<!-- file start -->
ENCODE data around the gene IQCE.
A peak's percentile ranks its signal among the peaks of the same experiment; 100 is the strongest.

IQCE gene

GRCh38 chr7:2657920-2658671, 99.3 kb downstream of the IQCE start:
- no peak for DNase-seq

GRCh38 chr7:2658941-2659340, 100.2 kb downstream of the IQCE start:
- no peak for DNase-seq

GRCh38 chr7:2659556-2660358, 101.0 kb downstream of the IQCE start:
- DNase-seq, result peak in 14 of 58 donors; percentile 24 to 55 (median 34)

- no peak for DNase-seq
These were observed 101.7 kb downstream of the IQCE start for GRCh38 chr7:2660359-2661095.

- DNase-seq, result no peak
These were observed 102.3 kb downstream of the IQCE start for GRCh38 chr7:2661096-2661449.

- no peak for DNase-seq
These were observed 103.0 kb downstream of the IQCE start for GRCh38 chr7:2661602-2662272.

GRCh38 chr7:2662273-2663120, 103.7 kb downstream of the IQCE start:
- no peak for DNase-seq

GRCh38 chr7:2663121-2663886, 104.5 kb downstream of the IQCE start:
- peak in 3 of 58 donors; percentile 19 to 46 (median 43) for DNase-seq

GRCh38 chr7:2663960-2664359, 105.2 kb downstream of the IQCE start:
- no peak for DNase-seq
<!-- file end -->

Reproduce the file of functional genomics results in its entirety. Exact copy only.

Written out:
ENCODE data around the gene IQCE.
A peak's percentile ranks its signal among the peaks of the same experiment; 100 is the strongest.

IQCE gene

GRCh38 chr7:2657920-2658671, 99.3 kb downstream of the IQCE start:
- no peak for DNase-seq

GRCh38 chr7:2658941-2659340, 100.2 kb downstream of the IQCE start:
- no peak for DNase-seq

GRCh38 chr7:2659556-2660358, 101.0 kb downstream of the IQCE start:
- DNase-seq, result peak in 14 of 58 donors; percentile 24 to 55 (median 34)

- no peak for DNase-seq
These were observed 101.7 kb downstream of the IQCE start for GRCh38 chr7:2660359-2661095.

- DNase-seq, result no peak
These were observed 102.3 kb downstream of the IQCE start for GRCh38 chr7:2661096-2661449.

- no peak for DNase-seq
These were observed 103.0 kb downstream of the IQCE start for GRCh38 chr7:2661602-2662272.

GRCh38 chr7:2662273-2663120, 103.7 kb downstream of the IQCE start:
- no peak for DNase-seq

GRCh38 chr7:2663121-2663886, 104.5 kb downstream of the IQCE start:
- peak in 3 of 58 donors; percentile 19 to 46 (median 43) for DNase-seq

GRCh38 chr7:2663960-2664359, 105.2 kb downstream of the IQCE start:
- no peak for DNase-seq